Image: Tsukubai, 1964

 

 

 

 

1 of 2
Isamu Noguchi, Patent Holder: Designing the World of Tomorrow
Wednesday, June 4, 2014 - Sunday, January 4, 2015

The proverb "necessity is the mother of invention" comes to mind with regard to Isamu Noguchi's involvement in industrial design beginning in the 1930s. Noguchi's efforts as a designer--he even started a business called Time Design offering a dizzying array of services--were motivated by many factors. His friend, "design scientist" R. Buckminster Fuller, brought an irresistible, missionary zeal to engineering and collaboration with American industry. Noguchi himself was prone to the technological utopianism so prevalent in the late twenties, when it seemed that architects and engineers, working with new materials in a fully mechanized society would be able to cure all the world's ills. When every American, including his early mentor, the educator Edward Rumely, who encouraged him to start Time Design and gave him a clock commission, wanted to be a man of business. Noguchi was also suffering from the limited range of opportunities available to artists during the depression--his proposals for public art being largely too complex and ahead of their time to gain traction from the likes of the Works Project Administration. Finally, in the way which has often been identified as distinctly American, he was fanatically, manically, constitutionally determined to be a Success. So, he channeled his energy into rethinking the design of everyday life.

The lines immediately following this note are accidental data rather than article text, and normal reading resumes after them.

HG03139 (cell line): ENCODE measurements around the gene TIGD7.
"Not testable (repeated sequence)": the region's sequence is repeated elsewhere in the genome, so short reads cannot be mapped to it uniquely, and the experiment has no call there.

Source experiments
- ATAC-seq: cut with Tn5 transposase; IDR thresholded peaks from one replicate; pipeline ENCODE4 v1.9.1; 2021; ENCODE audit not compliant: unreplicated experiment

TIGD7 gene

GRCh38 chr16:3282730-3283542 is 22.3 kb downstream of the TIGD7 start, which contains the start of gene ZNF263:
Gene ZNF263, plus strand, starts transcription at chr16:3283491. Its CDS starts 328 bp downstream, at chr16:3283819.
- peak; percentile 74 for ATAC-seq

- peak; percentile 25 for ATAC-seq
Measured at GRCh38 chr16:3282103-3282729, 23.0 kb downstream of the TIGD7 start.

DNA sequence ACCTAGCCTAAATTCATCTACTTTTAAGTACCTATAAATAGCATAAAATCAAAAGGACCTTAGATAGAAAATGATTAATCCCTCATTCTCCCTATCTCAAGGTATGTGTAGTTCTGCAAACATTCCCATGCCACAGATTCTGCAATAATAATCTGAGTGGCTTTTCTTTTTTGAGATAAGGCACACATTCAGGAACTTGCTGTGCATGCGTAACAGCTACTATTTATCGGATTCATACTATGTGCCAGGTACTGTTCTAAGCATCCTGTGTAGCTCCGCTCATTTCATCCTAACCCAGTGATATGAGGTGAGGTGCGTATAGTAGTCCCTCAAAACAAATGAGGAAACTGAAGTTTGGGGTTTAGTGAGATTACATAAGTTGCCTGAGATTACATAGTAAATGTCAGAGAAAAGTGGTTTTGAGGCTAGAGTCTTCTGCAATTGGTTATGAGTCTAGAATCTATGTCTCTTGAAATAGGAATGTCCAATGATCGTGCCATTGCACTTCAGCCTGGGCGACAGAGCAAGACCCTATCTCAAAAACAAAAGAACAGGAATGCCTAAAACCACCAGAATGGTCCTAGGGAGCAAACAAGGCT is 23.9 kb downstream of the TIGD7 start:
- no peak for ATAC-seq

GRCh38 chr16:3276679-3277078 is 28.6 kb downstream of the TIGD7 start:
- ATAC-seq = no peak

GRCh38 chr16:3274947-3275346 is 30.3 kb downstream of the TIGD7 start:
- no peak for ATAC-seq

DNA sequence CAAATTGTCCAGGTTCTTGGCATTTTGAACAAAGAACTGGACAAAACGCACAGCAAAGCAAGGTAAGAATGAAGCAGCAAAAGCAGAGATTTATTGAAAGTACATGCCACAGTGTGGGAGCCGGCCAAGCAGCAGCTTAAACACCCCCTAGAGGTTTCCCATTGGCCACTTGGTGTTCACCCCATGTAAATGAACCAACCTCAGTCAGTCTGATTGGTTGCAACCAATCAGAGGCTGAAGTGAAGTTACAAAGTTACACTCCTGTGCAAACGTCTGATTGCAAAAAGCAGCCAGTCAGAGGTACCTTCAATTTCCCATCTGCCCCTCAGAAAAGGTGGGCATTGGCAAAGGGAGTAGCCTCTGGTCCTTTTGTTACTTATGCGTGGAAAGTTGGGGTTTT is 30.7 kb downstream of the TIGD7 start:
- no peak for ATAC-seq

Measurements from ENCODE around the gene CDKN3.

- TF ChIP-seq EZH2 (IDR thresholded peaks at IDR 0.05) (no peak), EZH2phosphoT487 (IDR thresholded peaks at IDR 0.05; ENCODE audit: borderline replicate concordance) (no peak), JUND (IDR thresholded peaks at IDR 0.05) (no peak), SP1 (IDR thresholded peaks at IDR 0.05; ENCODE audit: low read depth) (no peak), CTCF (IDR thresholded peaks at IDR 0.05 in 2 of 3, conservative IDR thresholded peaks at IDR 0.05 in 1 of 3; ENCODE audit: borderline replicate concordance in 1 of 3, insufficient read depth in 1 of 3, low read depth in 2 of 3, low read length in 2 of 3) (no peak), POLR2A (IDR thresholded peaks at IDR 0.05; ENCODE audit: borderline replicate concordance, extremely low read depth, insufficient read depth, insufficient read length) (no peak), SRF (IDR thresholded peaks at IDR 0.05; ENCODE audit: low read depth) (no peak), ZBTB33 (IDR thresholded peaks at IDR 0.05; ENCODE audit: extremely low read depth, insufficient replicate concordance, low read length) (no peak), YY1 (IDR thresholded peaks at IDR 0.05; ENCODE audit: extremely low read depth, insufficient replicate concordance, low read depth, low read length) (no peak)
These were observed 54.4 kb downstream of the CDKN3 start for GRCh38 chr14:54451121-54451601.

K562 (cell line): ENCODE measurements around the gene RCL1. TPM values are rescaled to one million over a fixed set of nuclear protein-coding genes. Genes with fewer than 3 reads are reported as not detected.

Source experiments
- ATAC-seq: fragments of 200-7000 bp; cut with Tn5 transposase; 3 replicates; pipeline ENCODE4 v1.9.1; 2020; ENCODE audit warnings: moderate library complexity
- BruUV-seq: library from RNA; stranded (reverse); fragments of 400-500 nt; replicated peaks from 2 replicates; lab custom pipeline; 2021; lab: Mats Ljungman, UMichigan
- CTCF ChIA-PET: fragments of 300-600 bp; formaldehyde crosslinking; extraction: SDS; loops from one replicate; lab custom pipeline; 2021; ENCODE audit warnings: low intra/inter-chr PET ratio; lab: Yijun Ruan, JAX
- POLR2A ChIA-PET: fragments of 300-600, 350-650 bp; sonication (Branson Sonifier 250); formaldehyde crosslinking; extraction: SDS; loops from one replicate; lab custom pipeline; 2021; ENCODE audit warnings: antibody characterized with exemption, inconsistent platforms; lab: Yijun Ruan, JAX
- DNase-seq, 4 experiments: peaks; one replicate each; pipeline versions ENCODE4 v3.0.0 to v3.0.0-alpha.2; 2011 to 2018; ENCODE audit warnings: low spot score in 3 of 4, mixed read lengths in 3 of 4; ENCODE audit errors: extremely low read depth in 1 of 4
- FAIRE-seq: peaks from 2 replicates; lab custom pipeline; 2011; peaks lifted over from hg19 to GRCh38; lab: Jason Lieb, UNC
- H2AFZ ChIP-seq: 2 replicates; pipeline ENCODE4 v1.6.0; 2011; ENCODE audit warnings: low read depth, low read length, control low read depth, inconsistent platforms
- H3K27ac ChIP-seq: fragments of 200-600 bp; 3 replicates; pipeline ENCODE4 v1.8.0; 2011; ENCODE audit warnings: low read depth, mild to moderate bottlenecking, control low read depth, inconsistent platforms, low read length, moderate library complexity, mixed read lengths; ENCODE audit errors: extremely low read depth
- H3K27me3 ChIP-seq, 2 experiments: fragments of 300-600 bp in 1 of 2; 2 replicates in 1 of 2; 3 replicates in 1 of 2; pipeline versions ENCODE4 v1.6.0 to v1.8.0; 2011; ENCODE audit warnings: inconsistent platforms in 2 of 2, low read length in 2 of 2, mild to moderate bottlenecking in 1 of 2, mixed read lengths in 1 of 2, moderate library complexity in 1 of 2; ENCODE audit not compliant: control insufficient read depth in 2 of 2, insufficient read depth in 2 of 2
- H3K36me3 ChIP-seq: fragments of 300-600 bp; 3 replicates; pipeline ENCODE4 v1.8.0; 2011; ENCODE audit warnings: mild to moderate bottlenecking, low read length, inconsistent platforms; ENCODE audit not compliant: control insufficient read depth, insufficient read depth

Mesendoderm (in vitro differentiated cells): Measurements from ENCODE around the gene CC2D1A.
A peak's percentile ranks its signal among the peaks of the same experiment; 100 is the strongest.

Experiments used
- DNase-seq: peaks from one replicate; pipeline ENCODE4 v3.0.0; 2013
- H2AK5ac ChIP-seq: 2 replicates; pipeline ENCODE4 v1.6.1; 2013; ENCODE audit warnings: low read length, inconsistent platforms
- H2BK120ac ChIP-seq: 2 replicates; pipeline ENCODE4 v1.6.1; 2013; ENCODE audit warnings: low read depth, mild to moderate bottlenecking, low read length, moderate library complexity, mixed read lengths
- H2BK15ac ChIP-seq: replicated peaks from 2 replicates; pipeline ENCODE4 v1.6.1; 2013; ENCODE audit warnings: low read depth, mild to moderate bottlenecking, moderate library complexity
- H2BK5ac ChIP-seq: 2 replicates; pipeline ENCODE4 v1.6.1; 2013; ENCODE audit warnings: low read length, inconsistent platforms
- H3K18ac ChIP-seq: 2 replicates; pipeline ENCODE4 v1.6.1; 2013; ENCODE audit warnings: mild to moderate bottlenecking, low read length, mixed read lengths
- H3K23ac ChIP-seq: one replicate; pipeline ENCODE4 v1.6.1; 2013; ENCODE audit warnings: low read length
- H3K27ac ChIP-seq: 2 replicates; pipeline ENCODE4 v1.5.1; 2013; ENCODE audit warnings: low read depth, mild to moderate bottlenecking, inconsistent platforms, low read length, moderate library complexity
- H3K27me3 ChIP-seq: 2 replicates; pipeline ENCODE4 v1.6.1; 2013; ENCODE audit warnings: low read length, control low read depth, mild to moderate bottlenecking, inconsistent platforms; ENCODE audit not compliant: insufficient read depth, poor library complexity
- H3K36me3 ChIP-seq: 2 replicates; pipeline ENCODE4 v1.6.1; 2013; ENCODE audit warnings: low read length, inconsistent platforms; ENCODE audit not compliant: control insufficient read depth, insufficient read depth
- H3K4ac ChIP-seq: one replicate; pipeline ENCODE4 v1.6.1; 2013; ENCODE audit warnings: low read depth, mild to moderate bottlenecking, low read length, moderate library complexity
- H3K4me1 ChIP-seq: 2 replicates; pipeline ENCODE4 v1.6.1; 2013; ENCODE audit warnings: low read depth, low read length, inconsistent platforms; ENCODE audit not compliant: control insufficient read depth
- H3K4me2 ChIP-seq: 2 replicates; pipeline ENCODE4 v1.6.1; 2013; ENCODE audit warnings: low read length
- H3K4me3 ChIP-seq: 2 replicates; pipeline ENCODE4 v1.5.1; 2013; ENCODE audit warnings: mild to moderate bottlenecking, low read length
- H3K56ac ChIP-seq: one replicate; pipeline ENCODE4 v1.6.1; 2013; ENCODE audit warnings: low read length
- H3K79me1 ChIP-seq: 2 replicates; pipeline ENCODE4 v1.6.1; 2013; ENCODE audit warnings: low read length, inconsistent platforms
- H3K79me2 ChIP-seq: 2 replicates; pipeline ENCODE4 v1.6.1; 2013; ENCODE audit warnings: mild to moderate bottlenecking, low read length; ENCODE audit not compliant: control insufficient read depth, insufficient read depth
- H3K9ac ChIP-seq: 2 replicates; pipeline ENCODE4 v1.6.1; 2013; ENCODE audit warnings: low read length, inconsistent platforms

This exhibition surveys the symbiotic relationship in Noguchi's work between sculpture and design in the years leading up to the 1939 World's Fair. Between 1932 and 1939 he designed cases for an interval clock and a baby monitor; proposed Bolt of Lightning, Memorial for Ben Franklin and Monument to the Plow, a 1,200 ft on a side, tilled and crop-rotated pyramid earthwork surmounted by an abstracted stainless steel plow; invented an internally lighted, musical weather vane; collaborated on several left-leaning architectural projects; designed a swimming pool (unbuilt) for a Richard Neutra house for a famous film director in Los Angeles; helped Fuller shape his Dymaxion Car; and finally created a monumental fountain for Ford Motor Company's World's Fair pavilion, celebrating an abstract assemblage of parts from the company's famous drivetrain. Neither at the time, nor since, has any artist or designer better exemplified the spirit of the 1939 World's Fair, "Building the World of Tomorrow," than Noguchi, who would ultimately hold every recognized intellectual property right (including thirteen US patents) and was among the most versatile designers to walk the planet since the likes of Renaissance do-it-alls like Donatello, Michelangelo and Leonardo.